After “ending world hunger” and “dodging paparazzo,” “playing against type” has got to be an American Sweetheart’s third-favorite hobby. So tip your Homberg to Meg Ryan for donning a mousy brown wig and wary glance in Jane Campion’s capital-E Erotic thriller In the Cut, based on the stream-of-consciousness whodunit by Susanna Moore. Ryan plays (all together now: “against type”) thirsty English professor Frannie Avery, a well-bred, would-be spinster with a fixation on strippers, street-walkers, and other creatures of the night. When a working girl from her local dive bar turns up dead, she comes under the scrutiny of delectable detective Giovanni Malloy (Italian and Irish, très New Yawk), sensuously portrayed by sloe-eyed Adonis Mark Ruffalo.
Though he’s a rough-and-tumble Bronx kid, and she’s a sheltered West Village writer, their class struggle on the streets gives way to a wholly different kind of scuffle in the sheets. But nothing gold can stay, apparently, and it isn’t long before this grittier “Dear Penthouse Forum” letter (“I never thought it could happen to me…”) quickly reaches its inevitable, paroxysmal breaking point. The homicide case heats up, and both players in this deadly pas de deux begin to eye their partners with increasing suspicion. The film’s tension waxes and wanes, but Ryan stays the course, playing Avery with restraint: her bristly, cool demeanor reminded this viewer of a cash-poor baroness ogling a juicy Christmas roast in a cozy butcher’s shop. She craves proximity—to frank dirty talk, risky public liaising, or grisly crime scene photos—but fears that which she desires most. Toeing a fine line between wallflower and bunny-boiler, her doe-eyes belie a deep, insatiable hunger, but you’ll never catch her licking her lips.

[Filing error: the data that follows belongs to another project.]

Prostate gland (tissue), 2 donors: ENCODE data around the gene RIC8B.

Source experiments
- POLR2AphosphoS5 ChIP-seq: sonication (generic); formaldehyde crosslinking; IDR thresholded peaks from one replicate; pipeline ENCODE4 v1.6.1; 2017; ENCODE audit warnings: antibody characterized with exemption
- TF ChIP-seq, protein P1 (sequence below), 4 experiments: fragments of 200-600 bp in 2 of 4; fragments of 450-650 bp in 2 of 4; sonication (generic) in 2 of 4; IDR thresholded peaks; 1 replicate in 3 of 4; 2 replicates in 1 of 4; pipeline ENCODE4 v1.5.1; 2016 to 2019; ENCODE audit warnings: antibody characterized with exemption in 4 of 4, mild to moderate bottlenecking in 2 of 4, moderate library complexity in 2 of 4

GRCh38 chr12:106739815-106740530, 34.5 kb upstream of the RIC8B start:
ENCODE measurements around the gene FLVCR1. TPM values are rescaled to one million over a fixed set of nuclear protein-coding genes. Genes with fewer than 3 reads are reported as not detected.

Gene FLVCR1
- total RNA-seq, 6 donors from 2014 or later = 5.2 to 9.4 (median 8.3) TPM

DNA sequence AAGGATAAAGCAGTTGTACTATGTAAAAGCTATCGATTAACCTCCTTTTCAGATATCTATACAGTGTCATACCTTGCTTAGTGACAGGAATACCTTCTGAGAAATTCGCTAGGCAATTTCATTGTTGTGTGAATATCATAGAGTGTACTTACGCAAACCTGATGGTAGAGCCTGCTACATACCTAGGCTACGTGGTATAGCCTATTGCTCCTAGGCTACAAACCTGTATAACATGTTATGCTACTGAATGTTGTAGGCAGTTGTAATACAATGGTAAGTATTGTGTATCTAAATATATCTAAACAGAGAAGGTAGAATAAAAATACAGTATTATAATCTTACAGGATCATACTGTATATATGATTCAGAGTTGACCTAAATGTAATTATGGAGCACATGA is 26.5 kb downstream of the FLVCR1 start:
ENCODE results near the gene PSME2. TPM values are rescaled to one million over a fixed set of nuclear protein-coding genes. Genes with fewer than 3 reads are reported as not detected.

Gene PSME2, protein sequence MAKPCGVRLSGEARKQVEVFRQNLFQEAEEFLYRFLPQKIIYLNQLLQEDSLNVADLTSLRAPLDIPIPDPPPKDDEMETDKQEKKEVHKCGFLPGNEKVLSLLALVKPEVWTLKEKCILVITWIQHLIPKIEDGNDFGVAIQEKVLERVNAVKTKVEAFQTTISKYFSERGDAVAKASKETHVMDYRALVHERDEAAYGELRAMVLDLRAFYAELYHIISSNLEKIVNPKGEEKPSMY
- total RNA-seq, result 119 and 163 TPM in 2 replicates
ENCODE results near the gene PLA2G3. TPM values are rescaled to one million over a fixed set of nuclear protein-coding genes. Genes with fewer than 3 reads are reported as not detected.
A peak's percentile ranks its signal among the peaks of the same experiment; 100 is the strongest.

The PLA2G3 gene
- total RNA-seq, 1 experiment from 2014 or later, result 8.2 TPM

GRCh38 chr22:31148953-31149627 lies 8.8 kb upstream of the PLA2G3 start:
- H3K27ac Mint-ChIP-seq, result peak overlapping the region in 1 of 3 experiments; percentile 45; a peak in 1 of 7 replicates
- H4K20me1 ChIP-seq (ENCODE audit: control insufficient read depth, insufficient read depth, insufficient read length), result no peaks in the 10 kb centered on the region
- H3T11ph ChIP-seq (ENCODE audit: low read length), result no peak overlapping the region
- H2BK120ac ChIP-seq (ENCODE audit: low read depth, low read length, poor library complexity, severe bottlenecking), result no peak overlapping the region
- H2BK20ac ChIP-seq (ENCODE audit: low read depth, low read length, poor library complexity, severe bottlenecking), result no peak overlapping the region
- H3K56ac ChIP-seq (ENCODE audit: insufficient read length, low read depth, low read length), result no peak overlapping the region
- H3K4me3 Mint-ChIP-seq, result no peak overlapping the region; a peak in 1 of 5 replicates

In the Cut has its share of cat-and-mouse clichés, but Campion’s penchant for gauzy close-ups and frenetic coverage exercise their own kind of alchemy, transforming the film from titillating late night cable staple into a claustrophobic meditation on power and sexuality. While the more lurid scenes between Ryan and Ruffalo have bogarted its decade-plus reputation, the film has aged (quite well, for some of us) into an unlikely record of early 21st-century urban paranoia. Shot on location in New York, it documents a sort of twilight time for our fair city: after 9/11, but just before the ever-accelerating gentrification of the first Bloomberg Administration. Campion front-and-backloads every scene with anxious energy, from the unending din of city traffic to the utter absence of human warmth. This wary eye on New York is an outsider’s view—not necessarily foreign, but quietly observant, peeping at a safe distance from some clandestine spot. Common sense and caution are the orders of the day here: your colleagues and neighbors, even the cop on the beat, are not who you think they are, so don’t get too close.